Europe 1 with AFP 6:20 a.m., June 11, 2022, modified at 6:24 a.m., June 11, 2022

Australia on Saturday unveiled a massive compensation deal with French submarine maker Naval Group, putting a financial end to a dispute that has soured relations between Canberra and Paris for nearly a year.

Australia on Saturday unveiled a massive compensation deal with French submarine maker Naval Group, putting a financial end to a dispute that has soured relations between Canberra and Paris for nearly a year.

Restore strained relations with France

In September 2021, then-Australian Prime Minister Scott Morrison suddenly ended the French contract that had been in preparation for ten years.

The head of government announced that his country would buy American or British nuclear-powered submarines, a major change for a country with weak nuclear capabilities.

Mr Morrison then drew the wrath of French President Emmanuel Macron who accused him of deception and recalled his Australian ambassador in protest.

Relations between the two countries remained frosty until the election in May of centre-left Mr Albanese.

Since coming to power, he has rushed to mend strained relations with France, New Zealand and Pacific island nations who blamed the previous Conservative government for its slow pace on climate change.

"We are in the process of restoring a better relationship between Australia and France," Mr Albanese said, saying he was "looking forward to responding to President Macron's invitation to me to come to Paris at the first opportunity".

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A significant economic impact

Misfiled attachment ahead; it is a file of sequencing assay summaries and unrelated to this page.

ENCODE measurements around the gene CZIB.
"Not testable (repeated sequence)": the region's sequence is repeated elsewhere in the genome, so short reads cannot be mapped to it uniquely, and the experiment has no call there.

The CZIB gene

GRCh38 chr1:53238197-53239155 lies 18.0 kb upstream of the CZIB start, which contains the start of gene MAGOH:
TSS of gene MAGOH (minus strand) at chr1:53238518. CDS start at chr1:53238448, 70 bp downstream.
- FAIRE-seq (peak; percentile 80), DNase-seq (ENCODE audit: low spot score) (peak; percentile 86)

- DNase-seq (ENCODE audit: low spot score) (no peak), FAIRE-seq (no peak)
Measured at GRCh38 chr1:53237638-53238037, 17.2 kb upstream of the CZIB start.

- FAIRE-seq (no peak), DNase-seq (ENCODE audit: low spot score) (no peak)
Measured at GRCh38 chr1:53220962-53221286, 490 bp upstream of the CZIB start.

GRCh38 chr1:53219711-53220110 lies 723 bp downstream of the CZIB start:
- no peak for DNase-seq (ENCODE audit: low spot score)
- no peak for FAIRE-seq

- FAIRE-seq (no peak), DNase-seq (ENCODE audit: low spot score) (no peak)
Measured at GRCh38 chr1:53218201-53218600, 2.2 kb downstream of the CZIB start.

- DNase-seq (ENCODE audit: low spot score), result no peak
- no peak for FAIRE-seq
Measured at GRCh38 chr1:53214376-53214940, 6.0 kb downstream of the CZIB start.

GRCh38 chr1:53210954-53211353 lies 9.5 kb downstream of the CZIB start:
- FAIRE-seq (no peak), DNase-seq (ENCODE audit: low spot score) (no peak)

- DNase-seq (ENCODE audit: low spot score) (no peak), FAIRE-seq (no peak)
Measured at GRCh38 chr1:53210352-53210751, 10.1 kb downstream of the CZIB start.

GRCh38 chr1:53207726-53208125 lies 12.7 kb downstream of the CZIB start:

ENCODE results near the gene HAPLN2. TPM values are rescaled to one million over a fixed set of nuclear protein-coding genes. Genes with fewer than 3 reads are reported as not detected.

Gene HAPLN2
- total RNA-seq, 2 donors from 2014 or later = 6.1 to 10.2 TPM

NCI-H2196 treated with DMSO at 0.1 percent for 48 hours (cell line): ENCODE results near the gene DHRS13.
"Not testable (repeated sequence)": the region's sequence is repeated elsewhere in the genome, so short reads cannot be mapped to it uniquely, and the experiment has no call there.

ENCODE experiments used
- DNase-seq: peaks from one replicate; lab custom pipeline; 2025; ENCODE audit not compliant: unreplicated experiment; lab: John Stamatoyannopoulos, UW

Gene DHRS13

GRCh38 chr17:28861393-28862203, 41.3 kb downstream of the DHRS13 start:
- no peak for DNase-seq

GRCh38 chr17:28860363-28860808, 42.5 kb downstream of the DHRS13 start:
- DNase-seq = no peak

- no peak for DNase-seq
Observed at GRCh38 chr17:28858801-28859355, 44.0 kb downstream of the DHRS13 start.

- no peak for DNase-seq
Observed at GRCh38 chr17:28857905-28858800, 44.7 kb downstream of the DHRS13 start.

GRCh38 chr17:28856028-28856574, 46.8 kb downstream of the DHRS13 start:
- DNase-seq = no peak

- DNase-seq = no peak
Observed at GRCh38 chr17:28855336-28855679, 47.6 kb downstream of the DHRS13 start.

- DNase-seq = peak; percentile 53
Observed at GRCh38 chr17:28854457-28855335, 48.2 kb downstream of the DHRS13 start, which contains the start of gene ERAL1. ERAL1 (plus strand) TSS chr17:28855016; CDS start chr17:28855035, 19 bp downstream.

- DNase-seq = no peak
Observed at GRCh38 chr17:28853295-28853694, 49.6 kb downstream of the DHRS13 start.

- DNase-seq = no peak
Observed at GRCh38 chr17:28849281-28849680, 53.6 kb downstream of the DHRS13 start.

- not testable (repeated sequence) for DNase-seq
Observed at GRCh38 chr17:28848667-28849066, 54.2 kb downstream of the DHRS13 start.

In total, the failure of the contract for French submarines will have cost 2.4 billion dollars to Australian taxpayers, specified their Prime Minister, without them being able to derive any benefit from it.

The submarine contract is the centerpiece of Australia's defense strategy against China's growing influence in the region under Xi Jinping's presidency.

Nuclear-powered submarines could allow Australia to operate more stealthily and deterrently from China.

But there is great uncertainty about when Australia will actually be able to own these devices.

The first American or British submarine is unlikely to be in service for decades, leaving a void for Australia with its aging fleet.

The choice of supplier will have significant economic impact and strategic implications, closely linking the Australian Navy to that of the chosen nation.

Former defense minister and current opposition leader Peter Dutton said this week he had decided to source supplies from the United States, an unusual revelation given the sensitivity of the ongoing negotiations.

The current government has insisted that no decision has yet been made.

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